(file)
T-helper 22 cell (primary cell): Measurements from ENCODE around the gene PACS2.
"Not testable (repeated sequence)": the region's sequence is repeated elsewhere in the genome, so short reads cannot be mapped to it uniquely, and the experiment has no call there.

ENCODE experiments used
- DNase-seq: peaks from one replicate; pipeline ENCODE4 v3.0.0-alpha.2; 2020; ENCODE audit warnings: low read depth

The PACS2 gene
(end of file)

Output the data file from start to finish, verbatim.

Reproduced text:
T-helper 22 cell (primary cell): Measurements from ENCODE around the gene PACS2.
"Not testable (repeated sequence)": the region's sequence is repeated elsewhere in the genome, so short reads cannot be mapped to it uniquely, and the experiment has no call there.

ENCODE experiments used
- DNase-seq: peaks from one replicate; pipeline ENCODE4 v3.0.0-alpha.2; 2020; ENCODE audit warnings: low read depth

The PACS2 gene